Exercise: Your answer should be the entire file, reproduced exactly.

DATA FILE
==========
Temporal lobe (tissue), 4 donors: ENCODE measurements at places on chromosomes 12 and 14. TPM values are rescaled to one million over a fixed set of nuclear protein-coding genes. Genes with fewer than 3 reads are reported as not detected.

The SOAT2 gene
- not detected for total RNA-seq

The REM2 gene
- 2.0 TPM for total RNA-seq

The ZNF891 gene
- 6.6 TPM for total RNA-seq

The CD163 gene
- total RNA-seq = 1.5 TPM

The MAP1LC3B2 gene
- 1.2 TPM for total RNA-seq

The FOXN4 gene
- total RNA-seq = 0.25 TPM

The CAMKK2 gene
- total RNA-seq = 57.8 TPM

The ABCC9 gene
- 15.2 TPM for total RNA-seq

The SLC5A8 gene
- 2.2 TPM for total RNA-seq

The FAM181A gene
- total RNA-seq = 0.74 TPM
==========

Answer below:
Temporal lobe (tissue), 4 donors: ENCODE measurements at places on chromosomes 12 and 14. TPM values are rescaled to one million over a fixed set of nuclear protein-coding genes. Genes with fewer than 3 reads are reported as not detected.

The SOAT2 gene
- not detected for total RNA-seq

The REM2 gene
- 2.0 TPM for total RNA-seq

The ZNF891 gene
- 6.6 TPM for total RNA-seq

The CD163 gene
- total RNA-seq = 1.5 TPM

The MAP1LC3B2 gene
- 1.2 TPM for total RNA-seq

The FOXN4 gene
- total RNA-seq = 0.25 TPM

The CAMKK2 gene
- total RNA-seq = 57.8 TPM

The ABCC9 gene
- 15.2 TPM for total RNA-seq

The SLC5A8 gene
- 2.2 TPM for total RNA-seq

The FAM181A gene
- total RNA-seq = 0.74 TPM